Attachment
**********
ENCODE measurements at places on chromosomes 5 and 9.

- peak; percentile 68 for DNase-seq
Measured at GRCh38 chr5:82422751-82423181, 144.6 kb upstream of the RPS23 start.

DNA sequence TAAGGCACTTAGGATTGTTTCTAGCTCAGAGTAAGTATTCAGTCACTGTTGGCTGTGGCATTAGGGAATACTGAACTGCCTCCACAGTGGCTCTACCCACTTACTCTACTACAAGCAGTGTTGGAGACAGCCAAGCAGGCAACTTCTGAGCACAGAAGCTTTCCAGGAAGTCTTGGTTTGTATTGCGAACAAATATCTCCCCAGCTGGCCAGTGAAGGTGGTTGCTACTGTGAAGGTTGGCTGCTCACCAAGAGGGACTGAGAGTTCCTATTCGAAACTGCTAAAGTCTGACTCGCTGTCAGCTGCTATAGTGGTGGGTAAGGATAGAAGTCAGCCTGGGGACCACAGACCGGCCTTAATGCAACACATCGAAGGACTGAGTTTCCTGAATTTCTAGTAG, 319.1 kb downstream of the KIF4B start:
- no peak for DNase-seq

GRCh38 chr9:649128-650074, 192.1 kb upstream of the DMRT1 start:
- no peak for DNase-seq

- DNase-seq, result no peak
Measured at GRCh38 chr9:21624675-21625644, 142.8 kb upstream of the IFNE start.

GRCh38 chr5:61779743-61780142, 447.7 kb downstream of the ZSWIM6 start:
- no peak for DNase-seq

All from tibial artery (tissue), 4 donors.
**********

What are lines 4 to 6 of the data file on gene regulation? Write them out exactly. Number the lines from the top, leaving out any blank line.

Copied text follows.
DNA sequence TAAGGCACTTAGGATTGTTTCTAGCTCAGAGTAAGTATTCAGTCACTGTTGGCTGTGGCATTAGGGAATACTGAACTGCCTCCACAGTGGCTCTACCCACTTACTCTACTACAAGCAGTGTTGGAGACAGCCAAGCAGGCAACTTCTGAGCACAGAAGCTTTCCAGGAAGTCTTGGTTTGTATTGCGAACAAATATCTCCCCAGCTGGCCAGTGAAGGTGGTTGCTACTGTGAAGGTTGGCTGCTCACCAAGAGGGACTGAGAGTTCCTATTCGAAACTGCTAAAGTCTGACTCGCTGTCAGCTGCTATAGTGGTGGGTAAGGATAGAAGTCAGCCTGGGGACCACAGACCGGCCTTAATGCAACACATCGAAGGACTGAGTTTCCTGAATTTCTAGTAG, 319.1 kb downstream of the KIF4B start:
- no peak for DNase-seq

GRCh38 chr9:649128-650074, 192.1 kb upstream of the DMRT1 start: